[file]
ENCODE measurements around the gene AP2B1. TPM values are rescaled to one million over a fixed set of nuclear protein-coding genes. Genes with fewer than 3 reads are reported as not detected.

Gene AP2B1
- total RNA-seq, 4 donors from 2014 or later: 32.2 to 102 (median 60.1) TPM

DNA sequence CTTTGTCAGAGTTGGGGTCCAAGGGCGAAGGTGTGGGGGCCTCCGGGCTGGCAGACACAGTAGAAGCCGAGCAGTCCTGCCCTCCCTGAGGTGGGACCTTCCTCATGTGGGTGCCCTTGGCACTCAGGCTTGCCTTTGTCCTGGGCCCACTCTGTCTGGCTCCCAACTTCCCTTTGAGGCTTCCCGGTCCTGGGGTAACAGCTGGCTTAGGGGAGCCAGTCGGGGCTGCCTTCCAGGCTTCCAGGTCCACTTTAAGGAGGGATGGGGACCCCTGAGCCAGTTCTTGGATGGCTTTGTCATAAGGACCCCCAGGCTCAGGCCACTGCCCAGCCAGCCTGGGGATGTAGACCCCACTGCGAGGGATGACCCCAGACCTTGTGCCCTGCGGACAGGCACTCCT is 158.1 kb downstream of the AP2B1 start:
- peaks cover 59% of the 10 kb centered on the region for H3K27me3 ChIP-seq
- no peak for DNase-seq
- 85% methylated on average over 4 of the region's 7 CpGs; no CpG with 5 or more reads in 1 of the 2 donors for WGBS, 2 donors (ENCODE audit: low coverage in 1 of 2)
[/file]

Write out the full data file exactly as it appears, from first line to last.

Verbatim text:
ENCODE measurements around the gene AP2B1. TPM values are rescaled to one million over a fixed set of nuclear protein-coding genes. Genes with fewer than 3 reads are reported as not detected.

Gene AP2B1
- total RNA-seq, 4 donors from 2014 or later: 32.2 to 102 (median 60.1) TPM

DNA sequence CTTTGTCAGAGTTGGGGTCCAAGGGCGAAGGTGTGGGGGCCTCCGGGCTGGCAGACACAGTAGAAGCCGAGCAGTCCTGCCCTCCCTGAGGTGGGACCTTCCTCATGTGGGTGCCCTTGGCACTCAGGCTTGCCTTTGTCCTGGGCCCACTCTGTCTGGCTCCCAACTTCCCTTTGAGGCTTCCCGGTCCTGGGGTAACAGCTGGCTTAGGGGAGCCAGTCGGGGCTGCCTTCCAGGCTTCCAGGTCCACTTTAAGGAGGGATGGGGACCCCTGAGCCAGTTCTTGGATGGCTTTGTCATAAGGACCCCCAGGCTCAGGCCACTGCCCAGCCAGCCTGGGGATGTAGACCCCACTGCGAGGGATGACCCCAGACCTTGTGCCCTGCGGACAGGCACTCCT is 158.1 kb downstream of the AP2B1 start:
- peaks cover 59% of the 10 kb centered on the region for H3K27me3 ChIP-seq
- no peak for DNase-seq
- 85% methylated on average over 4 of the region's 7 CpGs; no CpG with 5 or more reads in 1 of the 2 donors for WGBS, 2 donors (ENCODE audit: low coverage in 1 of 2)